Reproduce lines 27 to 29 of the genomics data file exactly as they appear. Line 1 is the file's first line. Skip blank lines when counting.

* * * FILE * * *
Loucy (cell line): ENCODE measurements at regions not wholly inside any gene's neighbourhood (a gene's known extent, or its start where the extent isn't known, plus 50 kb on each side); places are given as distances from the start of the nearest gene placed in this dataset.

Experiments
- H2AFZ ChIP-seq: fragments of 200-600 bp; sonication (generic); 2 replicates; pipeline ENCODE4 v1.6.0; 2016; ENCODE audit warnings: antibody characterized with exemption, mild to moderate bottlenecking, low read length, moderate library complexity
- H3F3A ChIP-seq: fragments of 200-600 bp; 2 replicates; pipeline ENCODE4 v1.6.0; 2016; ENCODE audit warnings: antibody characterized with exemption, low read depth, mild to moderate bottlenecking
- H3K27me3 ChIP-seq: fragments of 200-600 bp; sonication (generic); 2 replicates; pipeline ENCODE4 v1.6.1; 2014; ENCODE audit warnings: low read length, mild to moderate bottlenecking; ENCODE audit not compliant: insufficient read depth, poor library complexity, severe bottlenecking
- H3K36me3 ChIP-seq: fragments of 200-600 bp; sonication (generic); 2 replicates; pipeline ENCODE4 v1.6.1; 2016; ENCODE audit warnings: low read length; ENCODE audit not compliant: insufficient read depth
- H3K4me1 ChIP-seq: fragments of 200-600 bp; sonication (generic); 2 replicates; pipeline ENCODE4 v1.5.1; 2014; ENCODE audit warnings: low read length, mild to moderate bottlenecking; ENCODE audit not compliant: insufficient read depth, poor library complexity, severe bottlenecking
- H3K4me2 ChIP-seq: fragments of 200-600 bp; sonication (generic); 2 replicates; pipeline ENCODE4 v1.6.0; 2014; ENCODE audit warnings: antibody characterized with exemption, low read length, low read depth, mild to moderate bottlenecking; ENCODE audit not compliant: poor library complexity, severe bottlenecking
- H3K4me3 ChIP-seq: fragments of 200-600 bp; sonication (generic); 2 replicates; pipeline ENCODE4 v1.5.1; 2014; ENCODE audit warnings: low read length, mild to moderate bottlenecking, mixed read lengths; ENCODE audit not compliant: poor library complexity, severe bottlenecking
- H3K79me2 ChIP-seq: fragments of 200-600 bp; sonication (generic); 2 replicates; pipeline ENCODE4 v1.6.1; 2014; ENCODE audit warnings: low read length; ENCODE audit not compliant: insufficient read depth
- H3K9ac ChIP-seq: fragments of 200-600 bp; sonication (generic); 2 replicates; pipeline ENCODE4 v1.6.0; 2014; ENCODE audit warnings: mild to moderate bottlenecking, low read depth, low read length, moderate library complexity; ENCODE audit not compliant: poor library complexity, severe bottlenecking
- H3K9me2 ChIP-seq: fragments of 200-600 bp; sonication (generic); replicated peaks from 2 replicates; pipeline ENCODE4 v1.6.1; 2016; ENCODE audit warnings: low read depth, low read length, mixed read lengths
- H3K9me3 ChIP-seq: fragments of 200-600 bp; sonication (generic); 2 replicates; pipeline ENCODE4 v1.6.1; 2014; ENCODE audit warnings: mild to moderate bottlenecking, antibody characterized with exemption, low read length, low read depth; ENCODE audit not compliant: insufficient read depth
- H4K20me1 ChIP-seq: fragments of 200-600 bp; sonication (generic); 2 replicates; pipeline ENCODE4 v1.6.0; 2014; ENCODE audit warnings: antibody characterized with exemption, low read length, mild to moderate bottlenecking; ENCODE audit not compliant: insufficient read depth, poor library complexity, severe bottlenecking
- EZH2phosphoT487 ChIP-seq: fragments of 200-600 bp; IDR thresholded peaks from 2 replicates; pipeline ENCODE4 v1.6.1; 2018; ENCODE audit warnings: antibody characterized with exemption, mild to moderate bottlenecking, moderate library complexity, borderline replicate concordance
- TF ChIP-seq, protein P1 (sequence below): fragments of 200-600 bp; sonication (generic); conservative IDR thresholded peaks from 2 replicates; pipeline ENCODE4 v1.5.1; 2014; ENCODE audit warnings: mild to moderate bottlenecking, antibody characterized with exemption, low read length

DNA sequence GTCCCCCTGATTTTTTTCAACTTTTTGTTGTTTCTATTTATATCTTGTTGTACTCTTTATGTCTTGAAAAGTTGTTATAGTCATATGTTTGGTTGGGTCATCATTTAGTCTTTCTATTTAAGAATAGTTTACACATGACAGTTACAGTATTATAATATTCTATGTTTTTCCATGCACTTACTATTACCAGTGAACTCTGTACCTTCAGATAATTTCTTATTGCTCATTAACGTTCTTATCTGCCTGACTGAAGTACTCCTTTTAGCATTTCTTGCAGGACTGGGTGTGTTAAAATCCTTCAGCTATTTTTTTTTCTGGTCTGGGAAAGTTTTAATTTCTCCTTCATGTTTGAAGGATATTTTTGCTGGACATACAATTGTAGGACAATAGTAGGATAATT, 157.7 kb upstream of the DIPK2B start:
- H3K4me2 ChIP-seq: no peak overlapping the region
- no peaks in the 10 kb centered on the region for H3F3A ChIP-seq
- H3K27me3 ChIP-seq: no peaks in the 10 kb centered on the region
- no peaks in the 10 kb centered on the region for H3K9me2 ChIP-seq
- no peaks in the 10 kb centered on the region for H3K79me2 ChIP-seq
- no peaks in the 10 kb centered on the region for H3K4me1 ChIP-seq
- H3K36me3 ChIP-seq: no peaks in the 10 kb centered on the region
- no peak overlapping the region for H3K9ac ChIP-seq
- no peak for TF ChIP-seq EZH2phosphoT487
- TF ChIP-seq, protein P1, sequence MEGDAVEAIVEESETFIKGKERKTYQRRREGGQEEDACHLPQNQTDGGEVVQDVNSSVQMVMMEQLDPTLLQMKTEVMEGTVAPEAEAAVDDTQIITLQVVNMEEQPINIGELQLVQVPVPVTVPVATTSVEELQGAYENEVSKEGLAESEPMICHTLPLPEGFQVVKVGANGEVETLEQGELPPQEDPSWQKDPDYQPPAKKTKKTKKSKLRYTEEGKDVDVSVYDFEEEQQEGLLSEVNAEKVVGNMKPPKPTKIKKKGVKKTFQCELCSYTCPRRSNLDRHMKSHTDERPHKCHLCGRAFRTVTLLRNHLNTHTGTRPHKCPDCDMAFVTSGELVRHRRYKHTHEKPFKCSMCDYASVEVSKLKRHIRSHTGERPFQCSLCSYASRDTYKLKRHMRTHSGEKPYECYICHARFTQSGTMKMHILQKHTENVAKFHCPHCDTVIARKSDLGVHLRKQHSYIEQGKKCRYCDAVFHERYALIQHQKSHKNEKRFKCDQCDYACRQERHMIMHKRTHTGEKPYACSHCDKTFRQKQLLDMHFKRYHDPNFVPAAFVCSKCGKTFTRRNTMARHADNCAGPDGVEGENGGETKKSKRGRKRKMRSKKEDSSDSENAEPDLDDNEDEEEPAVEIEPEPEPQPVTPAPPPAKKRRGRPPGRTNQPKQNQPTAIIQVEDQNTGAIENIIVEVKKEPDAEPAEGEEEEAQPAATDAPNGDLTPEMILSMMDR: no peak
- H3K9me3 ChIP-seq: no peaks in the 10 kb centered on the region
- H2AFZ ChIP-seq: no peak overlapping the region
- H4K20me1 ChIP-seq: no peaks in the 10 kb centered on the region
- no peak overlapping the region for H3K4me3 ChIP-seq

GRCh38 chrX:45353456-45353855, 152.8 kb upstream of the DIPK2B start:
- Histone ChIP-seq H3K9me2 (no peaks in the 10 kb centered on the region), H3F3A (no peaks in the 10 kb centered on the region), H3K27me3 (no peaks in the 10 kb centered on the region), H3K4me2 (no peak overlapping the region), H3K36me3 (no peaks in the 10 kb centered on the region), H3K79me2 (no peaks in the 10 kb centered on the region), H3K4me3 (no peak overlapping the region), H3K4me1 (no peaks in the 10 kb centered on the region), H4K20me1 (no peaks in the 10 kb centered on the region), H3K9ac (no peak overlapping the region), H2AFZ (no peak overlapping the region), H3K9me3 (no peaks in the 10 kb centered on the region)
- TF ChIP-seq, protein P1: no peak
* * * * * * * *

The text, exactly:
- TF ChIP-seq, protein P1, sequence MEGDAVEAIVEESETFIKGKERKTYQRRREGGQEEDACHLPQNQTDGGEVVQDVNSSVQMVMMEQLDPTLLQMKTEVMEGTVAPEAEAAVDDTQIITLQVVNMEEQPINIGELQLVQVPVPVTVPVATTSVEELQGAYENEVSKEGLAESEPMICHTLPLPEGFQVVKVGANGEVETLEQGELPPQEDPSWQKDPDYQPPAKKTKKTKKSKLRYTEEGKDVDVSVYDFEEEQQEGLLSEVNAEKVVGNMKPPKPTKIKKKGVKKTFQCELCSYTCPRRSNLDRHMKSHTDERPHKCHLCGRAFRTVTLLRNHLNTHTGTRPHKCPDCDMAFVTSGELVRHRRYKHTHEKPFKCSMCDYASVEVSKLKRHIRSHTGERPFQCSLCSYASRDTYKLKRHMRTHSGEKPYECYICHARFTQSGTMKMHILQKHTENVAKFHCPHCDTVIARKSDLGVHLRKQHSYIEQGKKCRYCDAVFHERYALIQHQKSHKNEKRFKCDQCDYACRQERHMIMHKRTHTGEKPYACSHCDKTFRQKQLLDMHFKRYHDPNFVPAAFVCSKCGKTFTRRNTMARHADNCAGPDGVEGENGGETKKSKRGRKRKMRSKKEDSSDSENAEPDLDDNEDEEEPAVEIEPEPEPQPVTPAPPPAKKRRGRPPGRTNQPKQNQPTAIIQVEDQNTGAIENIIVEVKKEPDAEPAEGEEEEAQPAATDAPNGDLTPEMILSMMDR: no peak
- H3K9me3 ChIP-seq: no peaks in the 10 kb centered on the region
- H2AFZ ChIP-seq: no peak overlapping the region